G20 was a brief pause in the currency wars

By Justin Pugsley, Markets Analyst MahiFX.

Agreement at the G20 over halting competitive devaluations has done little to allay fears of an escalating currency war and may have barely provided a brief pause in this saga with more skirmishes almost a certainty. The main take-away from the G20 for the currency warriors is to make their objectives less obvious. For the victims, mostly countries with more favourable economic prospects, they will have to make more noise and possibly voice real threats if there is any chance of bringing competitive devaluations to a halt.

It’s remarkable that so soon after the G20 agreement that Martin Weale, a policy maker at the Bank of England, was talking about how a weaker GBP would benefit exports. Markets read that as the Bank of England talking the GBP down and it duly responded by hitting a seven month low against USD at one point.

GBP/JPY chart – A race to the bottom


Japan, which so blatantly talked its currency down over recent months was not publicly reprimanded at the G20. They’ve got away with it so far, quite possibly with the acquiescence of their ally the U.S. Nonetheless, Japanese officials have been talking about achieving a rate of USD/JPY 100 and they’re nearly there so it’s possible JPY will stabilise for a while, maybe until the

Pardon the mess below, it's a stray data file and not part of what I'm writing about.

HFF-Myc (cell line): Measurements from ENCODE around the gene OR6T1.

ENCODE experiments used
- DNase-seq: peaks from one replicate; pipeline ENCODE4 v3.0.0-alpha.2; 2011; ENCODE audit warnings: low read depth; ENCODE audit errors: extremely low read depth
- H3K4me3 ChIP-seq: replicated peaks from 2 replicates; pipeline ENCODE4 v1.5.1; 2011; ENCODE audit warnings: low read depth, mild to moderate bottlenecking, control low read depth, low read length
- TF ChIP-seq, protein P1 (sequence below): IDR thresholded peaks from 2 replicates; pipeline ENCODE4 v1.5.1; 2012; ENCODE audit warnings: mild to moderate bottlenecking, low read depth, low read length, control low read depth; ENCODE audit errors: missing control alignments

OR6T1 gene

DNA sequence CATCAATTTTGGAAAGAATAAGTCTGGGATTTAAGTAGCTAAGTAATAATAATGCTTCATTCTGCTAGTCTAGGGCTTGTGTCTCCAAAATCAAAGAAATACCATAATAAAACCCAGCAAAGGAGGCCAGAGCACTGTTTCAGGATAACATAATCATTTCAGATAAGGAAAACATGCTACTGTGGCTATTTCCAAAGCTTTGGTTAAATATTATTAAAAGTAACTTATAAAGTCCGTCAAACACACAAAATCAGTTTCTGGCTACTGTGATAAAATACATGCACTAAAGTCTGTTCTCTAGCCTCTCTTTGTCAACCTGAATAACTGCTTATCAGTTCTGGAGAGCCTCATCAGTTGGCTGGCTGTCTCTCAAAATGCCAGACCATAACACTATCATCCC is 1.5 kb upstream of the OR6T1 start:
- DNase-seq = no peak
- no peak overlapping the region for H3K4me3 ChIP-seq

appointment of the new Bank of Japan governor next month or even until it starts its open ended asset purchasing programme next year.

The perfect setting for currency wars
The problem for Japan and increasingly for western countries is ageing populations. Japan is ahead of the West in this regard with nearly a quarter of its 128 million population over the age of 65 and by 2060 that is forecast to rise to 40% with the population shrinking to 87 million people. It’s hardly a surprise that Japan leads the world in automation and robotics as it tries to fill the gaps left by a shrinking workforce.

Also, older people and especially retirees tend to spend less as they’re passed their years of peak consumption. Combine that with the fact that household consumption makes up 60% of the Japanese economy and it is clear that exports are the only real short- to medium-term driver left for boosting its economy. The problem with an exporting strategy is that nearly all developed countries face demographic decline including China and Russia. It is a situation unprecedented in human history.

It’s difficult to see how yet another spending spree on infrastructure projects and more money creation is going to compensate for, let alone reverse, the structural decline in household consumption in Japan and other countries. Indeed, if Japan were to succeed in stimulating inflation it may actually slow its economy even more if consumers see their spending power eroded.

The concern with a global currency war is that it is likely to end badly. The one in the 1930s led to trade protectionism and made the great depression worse and the second one during the 1960-1980s helped fuel bursts of high inflation in the 1970s.

The aftermath of a severe banking crisis and the growth sapping nature of demographic decline actually sets the perfect backdrop for currency wars and until those influences are more clearly acknowledged by policy makers the temptation for currency devaluations will persist.

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